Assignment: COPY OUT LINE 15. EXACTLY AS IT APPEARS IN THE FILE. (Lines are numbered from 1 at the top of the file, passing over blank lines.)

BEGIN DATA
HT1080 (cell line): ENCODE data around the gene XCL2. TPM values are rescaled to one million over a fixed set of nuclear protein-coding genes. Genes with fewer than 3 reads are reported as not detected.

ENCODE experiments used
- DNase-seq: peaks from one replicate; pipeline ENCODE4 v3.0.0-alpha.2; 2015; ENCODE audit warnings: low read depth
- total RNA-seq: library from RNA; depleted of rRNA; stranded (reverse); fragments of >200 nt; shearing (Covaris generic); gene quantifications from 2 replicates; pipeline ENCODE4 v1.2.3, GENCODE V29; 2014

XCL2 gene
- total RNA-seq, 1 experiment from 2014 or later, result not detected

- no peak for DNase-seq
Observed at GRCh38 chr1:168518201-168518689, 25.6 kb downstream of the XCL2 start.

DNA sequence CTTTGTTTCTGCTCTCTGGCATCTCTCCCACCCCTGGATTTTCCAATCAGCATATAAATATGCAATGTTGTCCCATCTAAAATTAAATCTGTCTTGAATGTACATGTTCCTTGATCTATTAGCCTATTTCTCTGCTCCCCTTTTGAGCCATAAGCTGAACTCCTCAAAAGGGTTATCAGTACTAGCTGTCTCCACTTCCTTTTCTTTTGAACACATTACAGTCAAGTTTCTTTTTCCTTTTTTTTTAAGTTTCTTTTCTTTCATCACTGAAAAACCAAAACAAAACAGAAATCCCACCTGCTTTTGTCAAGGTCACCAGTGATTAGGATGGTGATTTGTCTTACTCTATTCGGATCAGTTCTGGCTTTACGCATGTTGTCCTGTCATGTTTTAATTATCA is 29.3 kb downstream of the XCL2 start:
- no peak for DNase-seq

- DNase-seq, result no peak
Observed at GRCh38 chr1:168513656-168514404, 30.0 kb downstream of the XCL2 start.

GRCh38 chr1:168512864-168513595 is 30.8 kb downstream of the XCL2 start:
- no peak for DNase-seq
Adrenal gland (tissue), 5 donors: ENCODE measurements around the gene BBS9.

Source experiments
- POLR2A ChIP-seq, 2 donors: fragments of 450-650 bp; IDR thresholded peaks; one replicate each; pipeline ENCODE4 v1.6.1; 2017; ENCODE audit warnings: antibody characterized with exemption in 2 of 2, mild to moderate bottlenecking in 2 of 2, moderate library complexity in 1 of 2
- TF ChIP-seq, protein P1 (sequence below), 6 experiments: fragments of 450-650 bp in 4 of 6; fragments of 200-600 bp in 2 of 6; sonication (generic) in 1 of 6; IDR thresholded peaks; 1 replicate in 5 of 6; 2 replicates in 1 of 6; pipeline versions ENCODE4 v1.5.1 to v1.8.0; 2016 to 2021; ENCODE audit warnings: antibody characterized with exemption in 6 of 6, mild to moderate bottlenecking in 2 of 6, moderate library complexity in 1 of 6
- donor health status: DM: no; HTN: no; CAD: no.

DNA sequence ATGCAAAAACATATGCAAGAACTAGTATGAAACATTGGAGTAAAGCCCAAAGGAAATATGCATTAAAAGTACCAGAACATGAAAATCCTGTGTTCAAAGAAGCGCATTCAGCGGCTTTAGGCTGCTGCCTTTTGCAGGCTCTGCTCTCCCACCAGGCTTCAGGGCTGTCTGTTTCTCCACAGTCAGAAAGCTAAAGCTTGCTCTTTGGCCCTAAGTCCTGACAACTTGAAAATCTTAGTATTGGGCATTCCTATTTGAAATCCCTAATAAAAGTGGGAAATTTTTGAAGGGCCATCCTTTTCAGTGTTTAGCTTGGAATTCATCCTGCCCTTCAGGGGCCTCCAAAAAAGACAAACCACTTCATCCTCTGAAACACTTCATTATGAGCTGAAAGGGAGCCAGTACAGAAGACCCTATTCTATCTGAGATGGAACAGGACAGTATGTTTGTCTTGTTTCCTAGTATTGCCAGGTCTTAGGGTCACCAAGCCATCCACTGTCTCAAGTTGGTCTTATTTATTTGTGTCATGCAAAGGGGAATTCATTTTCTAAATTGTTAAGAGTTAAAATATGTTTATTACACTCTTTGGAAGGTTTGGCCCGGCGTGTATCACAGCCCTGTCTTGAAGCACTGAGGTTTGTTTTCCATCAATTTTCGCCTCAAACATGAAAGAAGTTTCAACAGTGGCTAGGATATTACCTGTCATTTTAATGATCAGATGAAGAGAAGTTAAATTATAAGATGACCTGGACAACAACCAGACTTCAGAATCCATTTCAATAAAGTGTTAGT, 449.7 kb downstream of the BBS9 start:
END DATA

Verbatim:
Adrenal gland (tissue), 5 donors: ENCODE measurements around the gene BBS9.